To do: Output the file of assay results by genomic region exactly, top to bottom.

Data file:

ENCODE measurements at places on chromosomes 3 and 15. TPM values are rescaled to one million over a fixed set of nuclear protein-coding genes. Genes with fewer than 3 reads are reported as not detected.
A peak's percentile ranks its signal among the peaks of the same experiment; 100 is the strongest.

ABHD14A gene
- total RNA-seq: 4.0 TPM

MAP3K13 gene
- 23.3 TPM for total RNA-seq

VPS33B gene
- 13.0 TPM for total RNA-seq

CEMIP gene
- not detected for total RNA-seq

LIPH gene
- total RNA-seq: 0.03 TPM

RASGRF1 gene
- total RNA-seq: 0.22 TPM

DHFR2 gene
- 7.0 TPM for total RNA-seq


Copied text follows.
ENCODE measurements at places on chromosomes 3 and 15. TPM values are rescaled to one million over a fixed set of nuclear protein-coding genes. Genes with fewer than 3 reads are reported as not detected.
A peak's percentile ranks its signal among the peaks of the same experiment; 100 is the strongest.

ABHD14A gene
- total RNA-seq: 4.0 TPM

MAP3K13 gene
- 23.3 TPM for total RNA-seq

VPS33B gene
- 13.0 TPM for total RNA-seq

CEMIP gene
- not detected for total RNA-seq

LIPH gene
- total RNA-seq: 0.03 TPM

RASGRF1 gene
- total RNA-seq: 0.22 TPM

DHFR2 gene
- 7.0 TPM for total RNA-seq